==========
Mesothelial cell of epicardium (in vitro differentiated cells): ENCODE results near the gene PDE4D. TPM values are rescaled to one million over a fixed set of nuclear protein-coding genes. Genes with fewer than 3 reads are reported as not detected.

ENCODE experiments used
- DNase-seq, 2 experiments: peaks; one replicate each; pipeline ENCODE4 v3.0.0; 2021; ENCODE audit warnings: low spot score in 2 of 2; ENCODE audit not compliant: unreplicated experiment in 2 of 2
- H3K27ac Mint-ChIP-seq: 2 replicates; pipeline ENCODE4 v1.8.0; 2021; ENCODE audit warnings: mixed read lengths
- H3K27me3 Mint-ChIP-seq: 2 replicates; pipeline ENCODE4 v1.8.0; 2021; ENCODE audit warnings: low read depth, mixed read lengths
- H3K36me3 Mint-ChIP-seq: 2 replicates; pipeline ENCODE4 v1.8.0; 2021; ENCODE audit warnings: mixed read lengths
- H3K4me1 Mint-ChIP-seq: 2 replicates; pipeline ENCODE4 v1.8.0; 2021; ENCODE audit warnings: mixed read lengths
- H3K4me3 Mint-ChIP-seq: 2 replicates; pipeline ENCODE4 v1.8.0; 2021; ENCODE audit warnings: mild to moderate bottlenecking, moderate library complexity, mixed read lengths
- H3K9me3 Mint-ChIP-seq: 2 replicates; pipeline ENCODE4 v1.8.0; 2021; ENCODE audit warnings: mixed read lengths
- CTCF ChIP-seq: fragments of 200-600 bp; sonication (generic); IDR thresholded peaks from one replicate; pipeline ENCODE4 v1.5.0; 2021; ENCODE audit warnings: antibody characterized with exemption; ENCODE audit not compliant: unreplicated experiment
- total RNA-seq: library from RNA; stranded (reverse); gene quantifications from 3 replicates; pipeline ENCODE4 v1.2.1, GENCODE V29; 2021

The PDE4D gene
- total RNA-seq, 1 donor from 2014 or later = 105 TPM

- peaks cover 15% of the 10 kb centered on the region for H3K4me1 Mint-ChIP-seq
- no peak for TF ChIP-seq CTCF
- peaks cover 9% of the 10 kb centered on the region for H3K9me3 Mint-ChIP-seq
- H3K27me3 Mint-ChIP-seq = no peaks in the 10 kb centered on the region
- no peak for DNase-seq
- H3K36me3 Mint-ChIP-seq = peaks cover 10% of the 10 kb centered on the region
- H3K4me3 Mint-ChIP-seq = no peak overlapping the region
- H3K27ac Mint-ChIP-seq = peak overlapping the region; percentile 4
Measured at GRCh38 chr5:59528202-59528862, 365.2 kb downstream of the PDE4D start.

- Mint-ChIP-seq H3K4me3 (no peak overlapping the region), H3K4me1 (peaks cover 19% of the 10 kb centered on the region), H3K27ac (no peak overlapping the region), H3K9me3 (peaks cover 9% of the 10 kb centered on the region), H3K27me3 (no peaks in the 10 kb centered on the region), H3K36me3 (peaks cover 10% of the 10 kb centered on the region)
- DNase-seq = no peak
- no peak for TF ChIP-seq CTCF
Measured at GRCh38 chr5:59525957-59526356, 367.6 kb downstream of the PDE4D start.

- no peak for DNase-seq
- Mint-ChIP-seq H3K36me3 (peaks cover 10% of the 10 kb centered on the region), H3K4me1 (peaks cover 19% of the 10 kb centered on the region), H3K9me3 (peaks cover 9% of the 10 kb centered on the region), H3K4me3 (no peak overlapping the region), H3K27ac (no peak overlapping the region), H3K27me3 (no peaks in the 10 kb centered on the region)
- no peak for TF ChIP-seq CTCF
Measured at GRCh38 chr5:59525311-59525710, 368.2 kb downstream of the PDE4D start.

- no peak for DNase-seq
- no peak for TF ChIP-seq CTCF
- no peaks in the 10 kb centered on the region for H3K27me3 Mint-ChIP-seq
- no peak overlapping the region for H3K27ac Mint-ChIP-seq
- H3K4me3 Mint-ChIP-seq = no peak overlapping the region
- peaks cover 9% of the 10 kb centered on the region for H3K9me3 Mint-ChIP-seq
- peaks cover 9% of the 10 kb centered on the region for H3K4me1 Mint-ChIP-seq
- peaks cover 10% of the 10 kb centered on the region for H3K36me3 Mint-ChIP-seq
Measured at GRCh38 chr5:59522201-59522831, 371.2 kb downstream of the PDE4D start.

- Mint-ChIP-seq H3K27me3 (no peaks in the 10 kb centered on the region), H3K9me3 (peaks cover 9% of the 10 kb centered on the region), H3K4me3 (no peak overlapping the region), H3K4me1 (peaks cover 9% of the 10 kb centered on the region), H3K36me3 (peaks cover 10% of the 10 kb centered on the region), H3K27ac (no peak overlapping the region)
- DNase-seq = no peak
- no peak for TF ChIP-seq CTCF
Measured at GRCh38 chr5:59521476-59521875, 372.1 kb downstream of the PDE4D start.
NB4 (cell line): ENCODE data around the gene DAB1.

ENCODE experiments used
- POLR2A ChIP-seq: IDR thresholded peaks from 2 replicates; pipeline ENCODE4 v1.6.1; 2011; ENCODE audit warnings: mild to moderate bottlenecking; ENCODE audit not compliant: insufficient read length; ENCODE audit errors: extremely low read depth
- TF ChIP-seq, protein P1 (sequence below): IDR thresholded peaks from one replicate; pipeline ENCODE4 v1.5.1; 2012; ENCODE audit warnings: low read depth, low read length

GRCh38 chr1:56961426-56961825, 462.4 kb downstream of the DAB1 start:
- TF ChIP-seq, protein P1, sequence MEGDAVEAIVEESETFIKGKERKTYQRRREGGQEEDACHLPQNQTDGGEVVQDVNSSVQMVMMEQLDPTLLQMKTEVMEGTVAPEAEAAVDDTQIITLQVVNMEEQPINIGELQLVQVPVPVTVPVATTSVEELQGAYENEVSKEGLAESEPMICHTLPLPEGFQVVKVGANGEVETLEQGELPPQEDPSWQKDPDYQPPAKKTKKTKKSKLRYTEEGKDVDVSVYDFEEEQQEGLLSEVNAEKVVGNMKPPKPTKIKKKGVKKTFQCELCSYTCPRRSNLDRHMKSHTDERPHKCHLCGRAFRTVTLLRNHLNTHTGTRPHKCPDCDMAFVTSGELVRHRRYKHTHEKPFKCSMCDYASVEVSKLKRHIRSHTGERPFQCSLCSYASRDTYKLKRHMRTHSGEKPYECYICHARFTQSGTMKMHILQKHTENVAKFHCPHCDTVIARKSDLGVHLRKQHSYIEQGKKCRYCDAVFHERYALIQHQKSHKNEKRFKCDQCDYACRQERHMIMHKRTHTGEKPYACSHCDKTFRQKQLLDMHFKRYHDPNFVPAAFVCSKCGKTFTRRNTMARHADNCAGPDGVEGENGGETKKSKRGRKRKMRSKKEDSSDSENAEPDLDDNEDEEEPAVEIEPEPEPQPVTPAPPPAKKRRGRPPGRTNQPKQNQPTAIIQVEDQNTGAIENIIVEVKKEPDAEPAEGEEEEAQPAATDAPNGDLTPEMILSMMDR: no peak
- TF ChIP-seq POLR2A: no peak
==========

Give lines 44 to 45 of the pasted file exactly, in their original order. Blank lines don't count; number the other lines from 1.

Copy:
NB4 (cell line): ENCODE data around the gene DAB1.

ENCODE experiments used